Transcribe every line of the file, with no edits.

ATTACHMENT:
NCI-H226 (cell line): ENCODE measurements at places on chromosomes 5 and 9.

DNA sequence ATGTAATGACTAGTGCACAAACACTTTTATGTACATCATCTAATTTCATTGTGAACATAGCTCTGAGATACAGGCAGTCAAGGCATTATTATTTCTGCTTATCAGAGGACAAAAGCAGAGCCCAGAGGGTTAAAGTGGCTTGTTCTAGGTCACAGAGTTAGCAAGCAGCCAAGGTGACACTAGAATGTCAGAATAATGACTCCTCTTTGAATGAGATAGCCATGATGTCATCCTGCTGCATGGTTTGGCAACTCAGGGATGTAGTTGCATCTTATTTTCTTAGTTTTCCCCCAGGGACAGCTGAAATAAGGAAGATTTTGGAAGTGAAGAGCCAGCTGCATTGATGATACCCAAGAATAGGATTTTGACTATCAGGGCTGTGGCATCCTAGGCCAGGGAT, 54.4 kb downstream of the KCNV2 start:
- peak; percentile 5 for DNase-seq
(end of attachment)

NCI-H226 (cell line): ENCODE measurements at places on chromosomes 5 and 9.

DNA sequence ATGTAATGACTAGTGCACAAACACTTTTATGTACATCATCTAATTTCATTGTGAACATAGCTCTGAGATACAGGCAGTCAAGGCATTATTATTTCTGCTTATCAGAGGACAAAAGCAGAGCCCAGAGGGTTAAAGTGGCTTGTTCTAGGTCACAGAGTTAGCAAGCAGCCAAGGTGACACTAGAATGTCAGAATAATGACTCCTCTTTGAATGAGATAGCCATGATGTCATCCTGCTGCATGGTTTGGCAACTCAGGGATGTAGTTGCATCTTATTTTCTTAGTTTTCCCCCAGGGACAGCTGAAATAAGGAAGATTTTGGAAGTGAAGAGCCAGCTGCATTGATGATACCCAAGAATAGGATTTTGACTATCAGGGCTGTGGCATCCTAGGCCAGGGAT, 54.4 kb downstream of the KCNV2 start:
- peak; percentile 5 for DNase-seq